I moved the Observer out of Wind Up Here on Wednesday and stopped for coffee at Batdorf and Bronson with the sculpture in the wheelchair, which caused a bit of a stir: folks were whipping out their cell phones and taking photos, which struck me as amusing (what, you’ve never seen art in a wheelchair before?).
Anyway, I installed the Observer at Newbury Bay Ltd, which is owned by my son Max’s friend Frank’s mother Lena; she had an empty chair in the window waiting for our arrival and put a Gerber daisy into the figure’s free hand.
We were joined by Marie, who is a major part of the story of how I started using plastic wrap to create these sculptures.
It all started back in the fall of 2005: I was organizing Duck the Malls arts and crafts sale benefit for the Olympia Film Society and also designing an hands-on art project for the Museum of Glass for when I would be the artist-in-the studio in January 2006. The exhibit at MOG that I wanted to tie into was Karen LaMonte: Absence Adorned, which consists of these ghostly life-sized glass dresses that suggest the body that once wore them. I was frustrated, trying various materials to create doll-sized dresses: paper, aluminum foil, corrugated cardboard, duct tape, etc.
Meanwhile, Marie and Diane P (WomenRock Productions) came by my studio, wanting to participate in Duck the Malls, and Marie asked me if I wanted a large roll of plastic wrap from the Olympia Food Coop that was going to be thrown away because it wasn’t the right size for the cutter but could not be returned. At first, I declined; I use plastic bags, bubble wrap, foam wrap, candy wrappers, but didn’t think that I needed to include plastic wrap in my oeuvre.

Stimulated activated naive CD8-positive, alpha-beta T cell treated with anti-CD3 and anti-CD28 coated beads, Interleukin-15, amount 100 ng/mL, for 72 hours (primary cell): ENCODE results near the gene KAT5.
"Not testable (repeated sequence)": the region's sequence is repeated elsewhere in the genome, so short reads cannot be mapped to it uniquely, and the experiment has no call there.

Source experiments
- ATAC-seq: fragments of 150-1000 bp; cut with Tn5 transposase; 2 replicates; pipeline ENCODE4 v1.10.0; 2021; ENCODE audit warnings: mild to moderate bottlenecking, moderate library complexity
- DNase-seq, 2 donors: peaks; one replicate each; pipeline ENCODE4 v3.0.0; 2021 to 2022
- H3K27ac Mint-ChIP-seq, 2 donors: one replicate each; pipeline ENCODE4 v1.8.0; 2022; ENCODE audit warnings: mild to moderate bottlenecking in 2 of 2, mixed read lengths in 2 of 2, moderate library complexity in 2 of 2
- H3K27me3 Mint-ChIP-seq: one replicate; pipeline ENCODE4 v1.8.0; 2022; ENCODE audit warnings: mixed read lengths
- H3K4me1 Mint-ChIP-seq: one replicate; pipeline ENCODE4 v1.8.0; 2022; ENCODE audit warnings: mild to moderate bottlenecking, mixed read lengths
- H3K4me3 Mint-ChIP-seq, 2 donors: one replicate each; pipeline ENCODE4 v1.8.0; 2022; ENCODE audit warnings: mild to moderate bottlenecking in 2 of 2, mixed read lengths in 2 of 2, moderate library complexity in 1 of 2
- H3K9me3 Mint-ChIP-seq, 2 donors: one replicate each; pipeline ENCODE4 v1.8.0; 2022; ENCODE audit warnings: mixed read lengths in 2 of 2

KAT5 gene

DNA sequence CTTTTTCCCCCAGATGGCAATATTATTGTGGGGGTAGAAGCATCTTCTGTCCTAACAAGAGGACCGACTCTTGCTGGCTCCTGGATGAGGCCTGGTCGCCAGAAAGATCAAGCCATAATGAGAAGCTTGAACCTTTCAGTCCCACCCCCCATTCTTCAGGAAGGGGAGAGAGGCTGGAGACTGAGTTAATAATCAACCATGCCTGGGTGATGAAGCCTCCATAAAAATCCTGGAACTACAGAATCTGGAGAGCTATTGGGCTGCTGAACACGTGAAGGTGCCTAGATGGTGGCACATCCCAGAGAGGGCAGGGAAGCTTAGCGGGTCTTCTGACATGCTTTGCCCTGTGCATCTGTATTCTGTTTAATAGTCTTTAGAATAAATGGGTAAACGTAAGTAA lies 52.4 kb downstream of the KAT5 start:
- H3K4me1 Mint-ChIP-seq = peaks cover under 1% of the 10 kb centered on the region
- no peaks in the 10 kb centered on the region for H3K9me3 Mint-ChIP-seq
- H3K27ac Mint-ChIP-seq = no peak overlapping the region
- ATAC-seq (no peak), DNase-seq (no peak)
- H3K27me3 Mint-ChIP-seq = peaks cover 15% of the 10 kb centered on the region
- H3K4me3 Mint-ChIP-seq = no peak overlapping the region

But I thought about it some more, and ran into her at the Mekong, and told her that I would like to give the plastic wrap a try. WOW. The plastic wrap, combined with tape, has a luminous, almost opalescent quality. It worked well on the small-scale dresses that I did at MOG; I also found out that plastic wrap comes in a variety of colors and that Reynolds brand has the best device for actually cutting the wrap. I experimented with different kinds of tape at MOG, including transparent and invisible; the latter had a kind of smoked effect. One of the students discovered that it was cool to wrap the pattern with the plastic wrap and tape and then, after cutting it off the pattern, turn it inside out.
I read about wrapping people with packaging tape on the Getty teacher art exchange list serve, and decided to try that, combining it with the plastic wrap for texture. My studio mate Jenny was my first live model; I wrapped her on the days when I was not working at MOG. While at MOG, I wrapped various things, including styrofoam heads, old shoes, paper coffee cups, and a mannequin that I borrowed from my neighbor Tucker.
The mannequin sculpture became part of the Coffee and Cigarettes series for the Java Divas exhibit that I curated at South Puget Sound Community College gallery this past April…another story for another time.
The Observer is moving from Newbury Bay Ltd to Last Word Books today at noon. I am also going to wrap Mellington Cartwright at my studio; she will become the Dreamer.